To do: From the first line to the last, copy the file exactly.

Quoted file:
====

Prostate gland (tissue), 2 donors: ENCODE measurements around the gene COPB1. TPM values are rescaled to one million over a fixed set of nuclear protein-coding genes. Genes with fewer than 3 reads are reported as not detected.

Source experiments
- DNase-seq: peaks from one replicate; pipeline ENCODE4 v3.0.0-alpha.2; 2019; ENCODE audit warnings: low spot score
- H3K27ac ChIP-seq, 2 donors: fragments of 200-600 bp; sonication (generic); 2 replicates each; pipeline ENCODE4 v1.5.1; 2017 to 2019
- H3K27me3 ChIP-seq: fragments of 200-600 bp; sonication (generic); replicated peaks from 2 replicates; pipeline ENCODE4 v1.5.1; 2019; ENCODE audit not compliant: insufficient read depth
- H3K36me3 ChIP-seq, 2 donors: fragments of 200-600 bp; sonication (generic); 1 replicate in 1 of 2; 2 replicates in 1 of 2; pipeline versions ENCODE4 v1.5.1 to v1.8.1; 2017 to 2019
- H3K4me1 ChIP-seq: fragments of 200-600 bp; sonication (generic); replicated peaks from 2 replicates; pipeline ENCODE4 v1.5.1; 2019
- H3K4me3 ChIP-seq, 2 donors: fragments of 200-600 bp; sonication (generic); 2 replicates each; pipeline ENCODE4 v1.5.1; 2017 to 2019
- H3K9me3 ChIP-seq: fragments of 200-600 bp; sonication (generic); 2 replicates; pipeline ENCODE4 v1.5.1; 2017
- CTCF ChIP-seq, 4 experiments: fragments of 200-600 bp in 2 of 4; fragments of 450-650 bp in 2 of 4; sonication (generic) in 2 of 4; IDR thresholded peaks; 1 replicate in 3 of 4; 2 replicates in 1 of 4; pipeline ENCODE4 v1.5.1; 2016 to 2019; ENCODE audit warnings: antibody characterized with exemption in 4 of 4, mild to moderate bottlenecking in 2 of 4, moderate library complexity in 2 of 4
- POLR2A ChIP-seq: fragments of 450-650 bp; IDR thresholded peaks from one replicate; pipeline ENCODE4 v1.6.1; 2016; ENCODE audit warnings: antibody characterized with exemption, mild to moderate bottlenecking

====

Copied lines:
Prostate gland (tissue), 2 donors: ENCODE measurements around the gene COPB1. TPM values are rescaled to one million over a fixed set of nuclear protein-coding genes. Genes with fewer than 3 reads are reported as not detected.

Source experiments
- DNase-seq: peaks from one replicate; pipeline ENCODE4 v3.0.0-alpha.2; 2019; ENCODE audit warnings: low spot score
- H3K27ac ChIP-seq, 2 donors: fragments of 200-600 bp; sonication (generic); 2 replicates each; pipeline ENCODE4 v1.5.1; 2017 to 2019
- H3K27me3 ChIP-seq: fragments of 200-600 bp; sonication (generic); replicated peaks from 2 replicates; pipeline ENCODE4 v1.5.1; 2019; ENCODE audit not compliant: insufficient read depth
- H3K36me3 ChIP-seq, 2 donors: fragments of 200-600 bp; sonication (generic); 1 replicate in 1 of 2; 2 replicates in 1 of 2; pipeline versions ENCODE4 v1.5.1 to v1.8.1; 2017 to 2019
- H3K4me1 ChIP-seq: fragments of 200-600 bp; sonication (generic); replicated peaks from 2 replicates; pipeline ENCODE4 v1.5.1; 2019
- H3K4me3 ChIP-seq, 2 donors: fragments of 200-600 bp; sonication (generic); 2 replicates each; pipeline ENCODE4 v1.5.1; 2017 to 2019
- H3K9me3 ChIP-seq: fragments of 200-600 bp; sonication (generic); 2 replicates; pipeline ENCODE4 v1.5.1; 2017
- CTCF ChIP-seq, 4 experiments: fragments of 200-600 bp in 2 of 4; fragments of 450-650 bp in 2 of 4; sonication (generic) in 2 of 4; IDR thresholded peaks; 1 replicate in 3 of 4; 2 replicates in 1 of 4; pipeline ENCODE4 v1.5.1; 2016 to 2019; ENCODE audit warnings: antibody characterized with exemption in 4 of 4, mild to moderate bottlenecking in 2 of 4, moderate library complexity in 2 of 4
- POLR2A ChIP-seq: fragments of 450-650 bp; IDR thresholded peaks from one replicate; pipeline ENCODE4 v1.6.1; 2016; ENCODE audit warnings: antibody characterized with exemption, mild to moderate bottlenecking